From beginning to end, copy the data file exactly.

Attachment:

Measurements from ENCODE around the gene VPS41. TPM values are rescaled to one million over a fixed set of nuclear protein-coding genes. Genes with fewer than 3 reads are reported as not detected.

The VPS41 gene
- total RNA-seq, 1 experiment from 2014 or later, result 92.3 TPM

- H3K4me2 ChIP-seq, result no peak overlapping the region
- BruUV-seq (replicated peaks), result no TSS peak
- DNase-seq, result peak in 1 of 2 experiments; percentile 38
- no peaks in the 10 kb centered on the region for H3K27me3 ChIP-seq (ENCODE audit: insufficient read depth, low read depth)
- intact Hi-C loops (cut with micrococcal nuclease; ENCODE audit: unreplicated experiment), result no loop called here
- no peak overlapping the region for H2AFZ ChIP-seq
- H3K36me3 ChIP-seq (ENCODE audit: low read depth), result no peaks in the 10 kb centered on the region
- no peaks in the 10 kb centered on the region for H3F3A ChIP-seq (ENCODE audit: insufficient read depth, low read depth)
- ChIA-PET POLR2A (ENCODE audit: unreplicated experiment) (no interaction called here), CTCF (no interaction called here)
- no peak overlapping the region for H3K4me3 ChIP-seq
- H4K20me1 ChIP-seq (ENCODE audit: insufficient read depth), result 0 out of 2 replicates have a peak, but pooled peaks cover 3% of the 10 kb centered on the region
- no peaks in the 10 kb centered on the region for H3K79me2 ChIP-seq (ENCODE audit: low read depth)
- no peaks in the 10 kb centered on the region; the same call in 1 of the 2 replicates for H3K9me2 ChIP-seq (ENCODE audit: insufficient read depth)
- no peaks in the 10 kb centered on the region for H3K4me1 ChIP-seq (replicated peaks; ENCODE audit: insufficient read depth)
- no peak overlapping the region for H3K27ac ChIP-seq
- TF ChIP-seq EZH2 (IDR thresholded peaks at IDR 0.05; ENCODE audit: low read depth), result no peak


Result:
Measurements from ENCODE around the gene VPS41. TPM values are rescaled to one million over a fixed set of nuclear protein-coding genes. Genes with fewer than 3 reads are reported as not detected.

The VPS41 gene
- total RNA-seq, 1 experiment from 2014 or later, result 92.3 TPM

- H3K4me2 ChIP-seq, result no peak overlapping the region
- BruUV-seq (replicated peaks), result no TSS peak
- DNase-seq, result peak in 1 of 2 experiments; percentile 38
- no peaks in the 10 kb centered on the region for H3K27me3 ChIP-seq (ENCODE audit: insufficient read depth, low read depth)
- intact Hi-C loops (cut with micrococcal nuclease; ENCODE audit: unreplicated experiment), result no loop called here
- no peak overlapping the region for H2AFZ ChIP-seq
- H3K36me3 ChIP-seq (ENCODE audit: low read depth), result no peaks in the 10 kb centered on the region
- no peaks in the 10 kb centered on the region for H3F3A ChIP-seq (ENCODE audit: insufficient read depth, low read depth)
- ChIA-PET POLR2A (ENCODE audit: unreplicated experiment) (no interaction called here), CTCF (no interaction called here)
- no peak overlapping the region for H3K4me3 ChIP-seq
- H4K20me1 ChIP-seq (ENCODE audit: insufficient read depth), result 0 out of 2 replicates have a peak, but pooled peaks cover 3% of the 10 kb centered on the region
- no peaks in the 10 kb centered on the region for H3K79me2 ChIP-seq (ENCODE audit: low read depth)
- no peaks in the 10 kb centered on the region; the same call in 1 of the 2 replicates for H3K9me2 ChIP-seq (ENCODE audit: insufficient read depth)
- no peaks in the 10 kb centered on the region for H3K4me1 ChIP-seq (replicated peaks; ENCODE audit: insufficient read depth)
- no peak overlapping the region for H3K27ac ChIP-seq
- TF ChIP-seq EZH2 (IDR thresholded peaks at IDR 0.05; ENCODE audit: low read depth), result no peak